ZACH DOUGHERTY: Always a good thing to think about.

 

BILLY ZHAO: Have you made other works about astrophotography?

 

ZACH DOUGHERTY: I have and I do. I live in Oregon so there are some of the darkest skies out here. I don't live in a great place for it, though. I have to travel about four or five hours to get to a spot where I can actually be in a spot where’s there’s a real dark space. Unfortunately for you East coasters, you can’t escape it.

 

BILLY ZHAO: There’s no hope for us.

 

ZACH DOUGHERTY: There’s literally a line drawn half way through America where’s there’s light pollution. It’s quite a fun map. I'll send it to you.

 

BILLY ZHAO: Cool, I want to see it. It’s interesting because I know in third or fourth grade, I tried to do a report on light pollution and a teacher told me that it did not exist. [Laughs.] It’s totally a thing.

 

ZACH DOUGHERTY: Oh, it’s crazy a thing. And it’s something that few care about. Here is the map. 

 

BILLY ZHAO: Wow, that’s pretty crazy.

 

ZACH DOUGHERTY: It’s just amazing. The line is just straight down the middle of America.

 

BILLY ZHAO: Wow. We hardly see the stars here.

 

ZACH DOUGHERTY: We'll, you see some.

 

BILLY ZHAO: We just have to really look for them. 

 

ZACH DOUGHERTY: If you look at that map, there’s a dark spot up in the top left of America and that’s Oregon and Nevada. That's where I am.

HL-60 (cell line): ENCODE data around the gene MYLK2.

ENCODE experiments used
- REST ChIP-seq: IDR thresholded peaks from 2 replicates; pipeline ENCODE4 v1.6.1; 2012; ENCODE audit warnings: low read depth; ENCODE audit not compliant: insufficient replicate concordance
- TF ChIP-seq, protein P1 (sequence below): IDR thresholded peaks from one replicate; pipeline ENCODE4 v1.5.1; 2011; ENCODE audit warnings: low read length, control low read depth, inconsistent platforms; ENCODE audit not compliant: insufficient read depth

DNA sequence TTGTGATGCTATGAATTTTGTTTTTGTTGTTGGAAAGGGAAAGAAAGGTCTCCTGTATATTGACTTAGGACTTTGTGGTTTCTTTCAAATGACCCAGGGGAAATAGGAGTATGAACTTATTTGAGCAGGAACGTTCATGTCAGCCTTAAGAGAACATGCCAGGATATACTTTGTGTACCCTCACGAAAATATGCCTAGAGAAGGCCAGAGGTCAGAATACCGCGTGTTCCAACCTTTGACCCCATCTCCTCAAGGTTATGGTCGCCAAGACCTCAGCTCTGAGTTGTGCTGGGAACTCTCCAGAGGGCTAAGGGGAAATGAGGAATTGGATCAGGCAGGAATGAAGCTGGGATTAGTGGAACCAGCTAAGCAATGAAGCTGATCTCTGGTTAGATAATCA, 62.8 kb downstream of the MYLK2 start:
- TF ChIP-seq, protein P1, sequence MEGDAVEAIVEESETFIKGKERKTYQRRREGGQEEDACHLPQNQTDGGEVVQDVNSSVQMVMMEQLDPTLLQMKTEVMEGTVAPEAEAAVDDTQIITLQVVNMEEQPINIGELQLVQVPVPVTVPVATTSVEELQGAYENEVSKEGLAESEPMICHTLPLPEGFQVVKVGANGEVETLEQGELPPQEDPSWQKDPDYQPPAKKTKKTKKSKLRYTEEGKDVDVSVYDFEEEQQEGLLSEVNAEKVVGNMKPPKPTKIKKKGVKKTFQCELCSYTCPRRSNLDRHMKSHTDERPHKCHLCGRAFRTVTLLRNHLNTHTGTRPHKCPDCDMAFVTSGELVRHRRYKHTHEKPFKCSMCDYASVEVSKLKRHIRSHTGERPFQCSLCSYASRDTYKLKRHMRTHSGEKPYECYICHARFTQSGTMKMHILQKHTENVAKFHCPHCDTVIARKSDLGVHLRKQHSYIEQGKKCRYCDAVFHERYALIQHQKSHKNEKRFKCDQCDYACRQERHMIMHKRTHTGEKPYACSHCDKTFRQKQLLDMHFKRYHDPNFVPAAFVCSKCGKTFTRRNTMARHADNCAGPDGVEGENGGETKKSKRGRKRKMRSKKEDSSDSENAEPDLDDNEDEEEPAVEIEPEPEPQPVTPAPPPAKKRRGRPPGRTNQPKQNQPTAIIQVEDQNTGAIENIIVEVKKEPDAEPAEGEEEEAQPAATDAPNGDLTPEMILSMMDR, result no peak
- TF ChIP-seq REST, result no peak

BILLY ZHAO: I see it.

 

ZACH DOUGHERTY: It’s our little island of darkness.

 

BILLY ZHAO: Where in the world would you go, if you could go anywhere, to see stars?

 

ZACH DOUGHERTY: Well, actually where I go is pretty darn good. Chile would be amazing. You want to go to high desert. You want altitude and desolation, which usually come with each other. Chile has some of the best skies. There’s a big telescope site there at the European Space Observatory. It’s an amazing site with a lot of telescopes and more to come. I was hoping to go tomorrow out to the desert to take some pictures but I think I just got another job so this weekend's probably gone.

 

BILLY ZHAO: I have one last question and that is where did you get the name hateplow?

 

ZACH DOUGHERTY: An old high school teacher of mine — Mr. Owens — and I were talking about coming up with amazing band names and Hateplow was one of them. Strangely, I found out later that there is actually a band with that name.



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Zach Dougherty is a multidisciplinary artist. Working primarily in photography, digital media and projection. Background in composite photography and 360 degree video. Based in Portland, Oregon. See his website and Tumblr.